House Republicans, in a dizzying and apparent state of complete disarray, have moved to nominate a Black congressman for Speaker of the House in an effort to deny a much more senior legislator who has suggested he is entitled to the position.
Florida Rep. Byron Donalds on Wednesday received 20 votes for Speaker of the House. While that may seem like a meager amount it’s definitely nowhere near the 218 votes needed to be elected, but it was just enough to block the bid of House Minority Speaker Kevin McCarthy, who has incurred the wrath of some of the most extreme congressional Republicans.
The votes put Donalds, who was reelected in November, in the position to potentially — but doubtfully — be the first Black Speaker of the House. The development came one day after Democrats nominated Rep. Hakeem Jeffries to be House Minority Speaker, pushing the New York congressman closer to becoming the first Black person to lead a party in Congress.
As it stands, Thursday was the first time in U.S. history that both Democrats and Republicans nominated a Black person to lead their party in Congress.
Upping the racial ante, if Donalds and Jeffries are both successful, it would be the first time both chambers of Congress will be led by Black people.
The first vote on Thursday came after three other attempts by Republicans on Tuesday that all ended without McCarthy claiming victory. A sixth vote on Wednesday ended with similar results as House Republicans waded deeper into unprecedented waters of indecision that are delaying the 118th Congress from officially convening and congress members-elect from being sworn in.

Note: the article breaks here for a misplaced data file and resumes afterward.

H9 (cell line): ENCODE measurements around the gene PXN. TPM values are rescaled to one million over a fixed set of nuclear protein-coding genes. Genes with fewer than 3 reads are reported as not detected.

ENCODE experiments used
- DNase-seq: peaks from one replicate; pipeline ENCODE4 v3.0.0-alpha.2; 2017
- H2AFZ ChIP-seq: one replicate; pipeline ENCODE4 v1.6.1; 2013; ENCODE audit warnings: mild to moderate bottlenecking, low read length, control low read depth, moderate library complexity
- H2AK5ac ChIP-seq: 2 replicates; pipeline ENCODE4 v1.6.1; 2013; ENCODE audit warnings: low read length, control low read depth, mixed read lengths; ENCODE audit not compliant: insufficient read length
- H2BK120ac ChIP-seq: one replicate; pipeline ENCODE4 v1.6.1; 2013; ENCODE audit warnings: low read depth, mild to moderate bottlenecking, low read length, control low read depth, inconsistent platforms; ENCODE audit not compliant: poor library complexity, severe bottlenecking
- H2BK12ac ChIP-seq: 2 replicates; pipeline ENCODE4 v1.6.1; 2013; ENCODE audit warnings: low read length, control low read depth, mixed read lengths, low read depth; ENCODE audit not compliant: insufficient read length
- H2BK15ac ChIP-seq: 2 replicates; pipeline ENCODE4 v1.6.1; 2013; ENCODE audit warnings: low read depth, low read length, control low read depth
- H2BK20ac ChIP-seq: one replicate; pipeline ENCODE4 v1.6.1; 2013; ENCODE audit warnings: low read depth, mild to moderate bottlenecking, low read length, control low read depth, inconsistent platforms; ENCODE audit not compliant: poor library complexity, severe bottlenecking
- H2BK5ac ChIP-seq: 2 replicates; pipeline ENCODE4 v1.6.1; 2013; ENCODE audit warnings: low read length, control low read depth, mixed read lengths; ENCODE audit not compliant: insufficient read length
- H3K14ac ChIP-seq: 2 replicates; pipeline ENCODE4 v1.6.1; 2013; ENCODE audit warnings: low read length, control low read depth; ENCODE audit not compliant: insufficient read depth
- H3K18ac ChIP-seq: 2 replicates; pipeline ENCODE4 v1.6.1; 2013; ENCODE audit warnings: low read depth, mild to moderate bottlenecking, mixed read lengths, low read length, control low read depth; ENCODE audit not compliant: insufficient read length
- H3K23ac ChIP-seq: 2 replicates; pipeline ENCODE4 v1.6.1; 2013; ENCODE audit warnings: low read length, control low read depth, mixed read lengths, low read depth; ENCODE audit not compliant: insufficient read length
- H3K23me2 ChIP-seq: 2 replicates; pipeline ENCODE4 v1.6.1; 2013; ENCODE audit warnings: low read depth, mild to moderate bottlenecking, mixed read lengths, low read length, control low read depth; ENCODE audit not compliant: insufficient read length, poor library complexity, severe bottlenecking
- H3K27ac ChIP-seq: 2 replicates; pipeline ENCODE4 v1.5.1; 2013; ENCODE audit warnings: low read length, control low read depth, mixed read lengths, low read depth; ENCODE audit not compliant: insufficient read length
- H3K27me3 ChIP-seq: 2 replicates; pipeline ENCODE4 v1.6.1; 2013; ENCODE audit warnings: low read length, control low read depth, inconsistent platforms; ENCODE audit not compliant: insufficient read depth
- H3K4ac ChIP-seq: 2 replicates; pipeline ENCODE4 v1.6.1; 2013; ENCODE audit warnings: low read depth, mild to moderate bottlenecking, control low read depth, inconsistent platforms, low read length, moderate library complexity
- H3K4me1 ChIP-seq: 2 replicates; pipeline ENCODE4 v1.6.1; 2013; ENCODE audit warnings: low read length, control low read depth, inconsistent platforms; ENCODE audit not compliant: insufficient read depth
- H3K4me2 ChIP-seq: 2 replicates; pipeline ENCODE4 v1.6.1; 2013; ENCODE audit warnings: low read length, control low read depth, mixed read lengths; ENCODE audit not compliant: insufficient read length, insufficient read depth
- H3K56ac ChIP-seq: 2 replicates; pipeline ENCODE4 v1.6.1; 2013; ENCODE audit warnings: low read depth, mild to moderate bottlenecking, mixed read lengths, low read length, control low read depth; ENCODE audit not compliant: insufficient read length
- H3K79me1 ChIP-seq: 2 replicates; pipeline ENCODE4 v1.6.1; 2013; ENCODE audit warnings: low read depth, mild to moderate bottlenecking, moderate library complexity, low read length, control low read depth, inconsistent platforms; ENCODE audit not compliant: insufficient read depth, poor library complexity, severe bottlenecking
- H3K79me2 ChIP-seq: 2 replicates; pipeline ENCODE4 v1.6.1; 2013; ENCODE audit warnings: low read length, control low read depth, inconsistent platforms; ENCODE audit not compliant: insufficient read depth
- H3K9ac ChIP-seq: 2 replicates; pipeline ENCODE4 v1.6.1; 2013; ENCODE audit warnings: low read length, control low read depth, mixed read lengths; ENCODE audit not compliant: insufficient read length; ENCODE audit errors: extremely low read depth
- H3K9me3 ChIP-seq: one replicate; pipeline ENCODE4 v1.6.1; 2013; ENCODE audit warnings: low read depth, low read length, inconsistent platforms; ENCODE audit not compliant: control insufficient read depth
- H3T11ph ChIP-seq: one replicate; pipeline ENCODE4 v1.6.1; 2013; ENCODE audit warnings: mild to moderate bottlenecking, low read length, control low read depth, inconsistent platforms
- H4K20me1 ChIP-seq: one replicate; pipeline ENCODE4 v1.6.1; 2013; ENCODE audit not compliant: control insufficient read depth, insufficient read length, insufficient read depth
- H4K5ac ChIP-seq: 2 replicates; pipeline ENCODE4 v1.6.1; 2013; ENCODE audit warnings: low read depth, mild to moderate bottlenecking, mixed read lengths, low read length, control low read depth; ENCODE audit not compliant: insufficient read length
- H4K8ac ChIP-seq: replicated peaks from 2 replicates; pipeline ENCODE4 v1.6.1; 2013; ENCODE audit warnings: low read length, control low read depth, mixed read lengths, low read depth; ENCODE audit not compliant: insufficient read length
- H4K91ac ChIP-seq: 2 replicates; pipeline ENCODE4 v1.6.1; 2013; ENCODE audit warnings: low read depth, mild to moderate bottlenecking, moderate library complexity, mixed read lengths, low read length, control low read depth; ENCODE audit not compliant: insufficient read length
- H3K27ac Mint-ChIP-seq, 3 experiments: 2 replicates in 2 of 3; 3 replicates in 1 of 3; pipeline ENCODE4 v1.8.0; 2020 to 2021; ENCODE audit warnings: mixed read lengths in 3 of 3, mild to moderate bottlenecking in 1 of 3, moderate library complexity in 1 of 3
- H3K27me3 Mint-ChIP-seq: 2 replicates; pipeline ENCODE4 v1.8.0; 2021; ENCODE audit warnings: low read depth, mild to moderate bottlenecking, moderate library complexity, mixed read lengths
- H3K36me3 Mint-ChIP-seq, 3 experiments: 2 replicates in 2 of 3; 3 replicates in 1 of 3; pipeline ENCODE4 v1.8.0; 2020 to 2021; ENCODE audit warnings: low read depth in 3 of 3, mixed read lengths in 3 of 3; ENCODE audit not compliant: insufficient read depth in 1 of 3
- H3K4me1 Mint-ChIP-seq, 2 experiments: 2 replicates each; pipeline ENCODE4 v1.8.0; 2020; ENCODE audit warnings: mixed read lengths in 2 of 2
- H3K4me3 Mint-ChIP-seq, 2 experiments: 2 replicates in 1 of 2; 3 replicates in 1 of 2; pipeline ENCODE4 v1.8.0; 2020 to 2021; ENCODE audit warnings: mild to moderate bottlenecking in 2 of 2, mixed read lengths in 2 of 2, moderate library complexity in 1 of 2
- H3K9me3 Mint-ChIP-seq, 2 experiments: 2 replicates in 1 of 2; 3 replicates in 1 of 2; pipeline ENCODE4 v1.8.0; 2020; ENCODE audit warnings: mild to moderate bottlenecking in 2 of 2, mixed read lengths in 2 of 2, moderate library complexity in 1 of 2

Texas Rep. Chip Roy nominated Donalds on Thursday, prompting other Republicans to also vote for the second-term Congressman.
“Byron is a dear friend, a solid conservative but most importantly a family man who loves dearly his wife, Erika, his three children; has a proven track record as a businessman, public service in the Florida legislature and now as a member of the United States Congress,” said Republican lawmaker Chip Roy (Tex.).
Opponents of GOP leader Kevin McCarthy’s (R-Calif.) bid to become speaker rallied to Donalds’s candidacy with a standing ovation after Roy noted the historic nature of the nomination.
Roy invoked Martin Luther King’s name and played up Donalds’ race during the nomination process.
Also from the Post:
Roy referred to civil rights leader Martin Luther King Jr.’s “I Have A Dream” speech while nominating Donalds. And he spoke of Donalds’s journey from growing up in Brooklyn as a Democrat to being one of the few Black Republicans on Capitol Hill.
“We do not seek to judge people by the color of their skin, but rather the content of their character,” the Texan said. “Byron Donalds is a good man raised by a single mom who moved past adversity, became a Christian man at the age of 21 and has devoted his life to advancing the cause for his family and his country and he has done it admirably.”
Donalds’ nomination is likely both short-lived as well as yet another example of Republicans using Black people are political props.
On the other side of the aisle, House Democrats have been united in support of Jeffries ever since Nancy Pelosi announced in November that she wouldn’t be seeking reelection as the party’s leader.
Instead, she and Democrats’ other senior House leaders have rallied around Jeffries, the fifth-highest-ranking Democrat in Congress, to be the next House Minority Leader, which seems all but inevitable at this point.
That near certainty stands in stark contrast to what is happening with House Republicans.
This is America.
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